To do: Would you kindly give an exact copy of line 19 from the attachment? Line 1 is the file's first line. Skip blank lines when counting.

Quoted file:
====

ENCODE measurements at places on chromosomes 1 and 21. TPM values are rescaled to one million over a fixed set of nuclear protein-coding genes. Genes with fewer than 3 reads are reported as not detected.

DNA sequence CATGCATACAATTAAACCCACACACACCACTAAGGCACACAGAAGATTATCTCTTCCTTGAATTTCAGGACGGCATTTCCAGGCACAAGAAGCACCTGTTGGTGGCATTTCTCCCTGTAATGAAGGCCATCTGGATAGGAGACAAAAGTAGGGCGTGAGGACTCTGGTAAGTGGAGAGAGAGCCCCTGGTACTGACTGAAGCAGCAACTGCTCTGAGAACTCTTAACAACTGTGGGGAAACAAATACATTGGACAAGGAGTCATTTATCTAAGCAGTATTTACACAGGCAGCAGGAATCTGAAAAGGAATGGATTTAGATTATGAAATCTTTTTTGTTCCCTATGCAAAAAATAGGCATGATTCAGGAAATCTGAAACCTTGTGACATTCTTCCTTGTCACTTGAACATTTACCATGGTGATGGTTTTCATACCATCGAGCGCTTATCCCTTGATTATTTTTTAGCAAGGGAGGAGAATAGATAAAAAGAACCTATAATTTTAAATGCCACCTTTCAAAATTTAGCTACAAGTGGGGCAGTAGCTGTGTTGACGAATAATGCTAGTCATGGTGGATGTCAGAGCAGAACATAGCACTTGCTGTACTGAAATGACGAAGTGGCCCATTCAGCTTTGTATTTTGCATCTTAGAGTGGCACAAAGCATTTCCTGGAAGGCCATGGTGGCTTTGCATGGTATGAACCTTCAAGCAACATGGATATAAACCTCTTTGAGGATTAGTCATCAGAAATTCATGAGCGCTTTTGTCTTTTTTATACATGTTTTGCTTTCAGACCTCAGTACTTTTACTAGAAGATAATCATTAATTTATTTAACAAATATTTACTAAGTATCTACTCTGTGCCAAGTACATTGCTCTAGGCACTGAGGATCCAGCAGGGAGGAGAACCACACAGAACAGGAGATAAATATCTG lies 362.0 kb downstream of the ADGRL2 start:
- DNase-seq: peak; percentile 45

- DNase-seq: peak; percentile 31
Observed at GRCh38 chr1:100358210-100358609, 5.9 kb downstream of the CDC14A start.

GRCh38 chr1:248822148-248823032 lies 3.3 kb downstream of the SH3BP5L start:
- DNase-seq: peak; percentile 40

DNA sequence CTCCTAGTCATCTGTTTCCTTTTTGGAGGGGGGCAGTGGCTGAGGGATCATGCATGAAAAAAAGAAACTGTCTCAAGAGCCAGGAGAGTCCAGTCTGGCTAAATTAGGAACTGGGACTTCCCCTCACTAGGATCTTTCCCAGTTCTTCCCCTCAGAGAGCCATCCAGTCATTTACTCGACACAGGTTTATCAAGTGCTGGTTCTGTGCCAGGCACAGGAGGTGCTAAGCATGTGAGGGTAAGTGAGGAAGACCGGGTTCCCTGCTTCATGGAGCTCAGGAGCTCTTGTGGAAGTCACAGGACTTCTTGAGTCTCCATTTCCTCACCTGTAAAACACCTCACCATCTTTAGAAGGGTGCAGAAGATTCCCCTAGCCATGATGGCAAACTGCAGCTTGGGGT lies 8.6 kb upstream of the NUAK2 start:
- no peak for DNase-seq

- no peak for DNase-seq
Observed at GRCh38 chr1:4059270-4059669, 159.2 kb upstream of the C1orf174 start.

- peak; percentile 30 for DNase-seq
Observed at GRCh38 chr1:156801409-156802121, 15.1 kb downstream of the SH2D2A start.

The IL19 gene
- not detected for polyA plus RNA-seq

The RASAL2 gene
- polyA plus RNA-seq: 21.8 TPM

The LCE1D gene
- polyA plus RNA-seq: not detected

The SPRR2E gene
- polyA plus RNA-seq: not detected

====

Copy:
- polyA plus RNA-seq: not detected